Finding hope

I was contemplating writing about poinsettias* as a Christmas topic that is not derived from our own garden. Though I am not sure that I have anything to say about poinsettias that I have not said before. My world has become so much smaller this year. But then I came across two minor incidents that seemed to capture hope.

Christmas this year seems especially poignant. While we, in our archipelago of five million, can lead close to normal lives, nothing, anywhere, is normal. Our degree of disruption is just less than so many other places and we can go about our day to day business without fear. Our hearts go out to those in other countries where life is so very difficult and spirits are low.  

My local town of Waitara is widely regarded as … fairly unprepossessing, shall I say? But two sights yesterday made me smile. Blink and you might miss the first one. It is in the bottom left of the photo.

Not a lonely little petunia in an onion patch but a brave, little, self-seeded petunia flowering in a sea of ashphalt and concrete right beside the gutter. The seed must have fallen from a hanging basket above. A tiny beacon of hope and survival, maybe.

Along came a woman with her hair wreathed in Christmas tinsel. I asked her if I might photograph her from behind, to preserve her anonymity. Though, upon reflection, you don’t go out adorned like that if you wish to remain anonymous. She turned so I could photograph the rear view and then told me I could photograph the front if I wished. Is she not both brave and beautiful?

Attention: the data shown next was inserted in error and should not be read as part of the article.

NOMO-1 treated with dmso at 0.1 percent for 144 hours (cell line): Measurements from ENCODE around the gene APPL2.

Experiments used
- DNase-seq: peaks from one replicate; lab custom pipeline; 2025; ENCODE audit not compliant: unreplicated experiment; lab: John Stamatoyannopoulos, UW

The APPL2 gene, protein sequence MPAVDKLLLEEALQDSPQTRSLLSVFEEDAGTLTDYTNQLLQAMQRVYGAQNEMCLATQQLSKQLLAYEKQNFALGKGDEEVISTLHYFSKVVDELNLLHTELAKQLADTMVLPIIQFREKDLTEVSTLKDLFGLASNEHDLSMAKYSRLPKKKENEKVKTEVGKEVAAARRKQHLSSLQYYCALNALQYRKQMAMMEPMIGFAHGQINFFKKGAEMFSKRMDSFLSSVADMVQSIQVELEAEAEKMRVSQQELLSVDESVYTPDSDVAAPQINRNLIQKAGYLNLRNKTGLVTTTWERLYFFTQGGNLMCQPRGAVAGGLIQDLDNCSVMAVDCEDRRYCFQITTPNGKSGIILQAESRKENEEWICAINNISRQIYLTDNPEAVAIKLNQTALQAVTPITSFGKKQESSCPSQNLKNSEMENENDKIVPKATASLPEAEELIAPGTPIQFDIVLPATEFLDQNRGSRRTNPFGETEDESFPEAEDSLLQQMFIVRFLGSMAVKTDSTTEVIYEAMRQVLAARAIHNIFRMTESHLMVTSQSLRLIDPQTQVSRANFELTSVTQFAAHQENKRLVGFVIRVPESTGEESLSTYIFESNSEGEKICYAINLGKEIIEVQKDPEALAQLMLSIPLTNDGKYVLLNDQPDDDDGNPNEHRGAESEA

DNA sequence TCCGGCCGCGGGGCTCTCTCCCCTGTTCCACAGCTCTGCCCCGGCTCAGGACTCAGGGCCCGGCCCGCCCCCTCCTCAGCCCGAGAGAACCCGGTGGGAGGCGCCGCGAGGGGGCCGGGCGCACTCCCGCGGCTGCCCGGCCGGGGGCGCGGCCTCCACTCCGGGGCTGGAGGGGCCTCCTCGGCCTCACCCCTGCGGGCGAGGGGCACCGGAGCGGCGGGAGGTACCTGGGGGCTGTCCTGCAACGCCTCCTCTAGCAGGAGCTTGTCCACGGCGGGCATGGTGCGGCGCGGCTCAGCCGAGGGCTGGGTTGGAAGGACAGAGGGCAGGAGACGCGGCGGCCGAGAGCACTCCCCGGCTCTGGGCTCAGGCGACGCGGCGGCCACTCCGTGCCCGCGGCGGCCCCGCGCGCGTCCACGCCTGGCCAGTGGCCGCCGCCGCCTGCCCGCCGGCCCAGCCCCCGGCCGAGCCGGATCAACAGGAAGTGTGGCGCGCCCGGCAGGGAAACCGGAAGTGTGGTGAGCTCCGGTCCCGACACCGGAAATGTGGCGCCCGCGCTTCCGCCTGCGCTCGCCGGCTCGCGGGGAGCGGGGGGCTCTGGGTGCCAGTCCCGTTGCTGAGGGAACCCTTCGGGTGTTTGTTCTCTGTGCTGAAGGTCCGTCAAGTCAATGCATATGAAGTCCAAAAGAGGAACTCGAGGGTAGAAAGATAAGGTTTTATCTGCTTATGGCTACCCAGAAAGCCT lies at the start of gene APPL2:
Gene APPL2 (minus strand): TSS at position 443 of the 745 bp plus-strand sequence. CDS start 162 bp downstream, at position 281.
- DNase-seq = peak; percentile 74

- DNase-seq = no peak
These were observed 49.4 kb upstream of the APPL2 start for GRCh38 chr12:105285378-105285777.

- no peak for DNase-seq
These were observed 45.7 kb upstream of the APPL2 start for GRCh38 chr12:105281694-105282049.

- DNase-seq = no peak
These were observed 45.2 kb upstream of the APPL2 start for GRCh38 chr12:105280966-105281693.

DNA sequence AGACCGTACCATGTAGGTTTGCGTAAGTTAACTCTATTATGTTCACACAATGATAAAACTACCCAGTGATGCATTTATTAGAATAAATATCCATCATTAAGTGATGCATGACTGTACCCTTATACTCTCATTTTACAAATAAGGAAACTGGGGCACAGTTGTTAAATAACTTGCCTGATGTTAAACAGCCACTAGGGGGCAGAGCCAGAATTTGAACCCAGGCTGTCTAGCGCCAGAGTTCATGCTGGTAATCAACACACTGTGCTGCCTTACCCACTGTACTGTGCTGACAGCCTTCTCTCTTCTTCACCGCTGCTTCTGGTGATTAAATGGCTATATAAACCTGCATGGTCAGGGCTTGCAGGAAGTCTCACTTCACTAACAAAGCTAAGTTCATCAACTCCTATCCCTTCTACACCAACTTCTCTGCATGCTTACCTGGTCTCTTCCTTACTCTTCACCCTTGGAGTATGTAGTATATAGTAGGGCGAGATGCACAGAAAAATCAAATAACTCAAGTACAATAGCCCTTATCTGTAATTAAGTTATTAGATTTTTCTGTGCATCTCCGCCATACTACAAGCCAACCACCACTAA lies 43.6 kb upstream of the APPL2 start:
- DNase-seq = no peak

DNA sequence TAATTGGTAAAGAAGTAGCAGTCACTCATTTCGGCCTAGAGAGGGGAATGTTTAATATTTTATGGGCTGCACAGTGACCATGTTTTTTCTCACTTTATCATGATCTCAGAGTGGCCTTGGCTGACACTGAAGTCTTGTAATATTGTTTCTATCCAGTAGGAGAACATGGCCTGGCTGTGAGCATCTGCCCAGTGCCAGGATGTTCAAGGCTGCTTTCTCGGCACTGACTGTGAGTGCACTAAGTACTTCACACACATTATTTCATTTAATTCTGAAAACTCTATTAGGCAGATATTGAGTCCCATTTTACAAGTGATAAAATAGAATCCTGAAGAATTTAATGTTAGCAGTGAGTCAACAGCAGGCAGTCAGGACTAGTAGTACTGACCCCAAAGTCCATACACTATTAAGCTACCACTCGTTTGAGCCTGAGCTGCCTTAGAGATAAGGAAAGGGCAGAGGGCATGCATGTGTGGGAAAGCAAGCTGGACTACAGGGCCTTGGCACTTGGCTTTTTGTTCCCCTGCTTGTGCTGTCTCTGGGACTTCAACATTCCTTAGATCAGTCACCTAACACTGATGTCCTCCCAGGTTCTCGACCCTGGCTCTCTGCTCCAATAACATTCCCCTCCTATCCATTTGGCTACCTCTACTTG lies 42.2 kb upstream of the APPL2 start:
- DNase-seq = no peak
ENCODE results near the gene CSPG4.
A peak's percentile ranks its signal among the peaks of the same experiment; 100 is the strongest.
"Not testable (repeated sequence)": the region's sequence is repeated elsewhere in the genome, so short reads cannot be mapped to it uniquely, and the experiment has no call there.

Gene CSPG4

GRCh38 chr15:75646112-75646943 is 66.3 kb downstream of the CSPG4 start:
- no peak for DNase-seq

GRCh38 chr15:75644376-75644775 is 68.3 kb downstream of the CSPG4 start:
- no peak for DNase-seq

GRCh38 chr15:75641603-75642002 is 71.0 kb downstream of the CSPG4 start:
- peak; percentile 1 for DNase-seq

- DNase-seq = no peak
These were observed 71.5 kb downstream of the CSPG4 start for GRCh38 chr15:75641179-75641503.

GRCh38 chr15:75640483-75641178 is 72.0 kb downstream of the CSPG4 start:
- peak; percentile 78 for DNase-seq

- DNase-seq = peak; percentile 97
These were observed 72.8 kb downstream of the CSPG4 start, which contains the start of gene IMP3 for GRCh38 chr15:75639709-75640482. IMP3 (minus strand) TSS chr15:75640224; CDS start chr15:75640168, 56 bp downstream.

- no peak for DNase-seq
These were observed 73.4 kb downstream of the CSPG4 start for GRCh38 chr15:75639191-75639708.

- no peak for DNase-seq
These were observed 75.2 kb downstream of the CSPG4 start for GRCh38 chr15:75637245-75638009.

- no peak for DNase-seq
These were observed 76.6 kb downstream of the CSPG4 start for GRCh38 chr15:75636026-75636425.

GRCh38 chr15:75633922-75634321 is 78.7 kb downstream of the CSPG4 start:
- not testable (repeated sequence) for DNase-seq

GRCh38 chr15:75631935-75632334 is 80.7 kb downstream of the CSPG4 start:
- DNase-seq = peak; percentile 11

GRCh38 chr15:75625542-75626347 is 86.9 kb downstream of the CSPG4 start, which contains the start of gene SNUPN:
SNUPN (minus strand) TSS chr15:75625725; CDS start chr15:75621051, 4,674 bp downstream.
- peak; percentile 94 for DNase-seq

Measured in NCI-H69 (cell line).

May you find your own little harbingers of hope if Christmas is a difficult time for you this year.

Back to the topic of poinsettias

*Should you wish to know more about poinsettia, I can refer you to

1) The travesty that is the ‘cream’ poinsettia https://jury.co.nz/2015/01/23/plant-collector-the-cream-poinsettia/

2) cultural requirements for the poinsettia https://jury.co.nz/2014/12/12/garden-lore-friday-19-december-2014/

3) a note about the universality of the poinsettia – this time in China in a brief para and photo at the end of this piece: https://jury.co.nz/2016/05/17/postcards-of-china-4-rocks-improving-vehicles-and-plants-both-ubiquitous-and-not/

But I do not appear to have shared these photos of a splendid poinsettia flowering in front a friend’s house in New Plymouth in June this year. I think he told me it was just a house plant he had put into the garden where it grew and grew.

We do not have a poinsettia here in any shape or form, though I did once try planting out a Christmas houseplant whereupon it just became insignificant for reasons explained in the second link above. Had I been more patient, it may have ended up looking as exotic and large as our friend’s garden specimen.

It is a sign of different times that our Christmas presents this year are arriving with no festive wrapping. Our children, all living out of reach overseas, have resorted to remote shopping online and remote delivery. A minor sign of a Covid Christmas, even in safe New Zealand.

12 thoughts on “Finding hope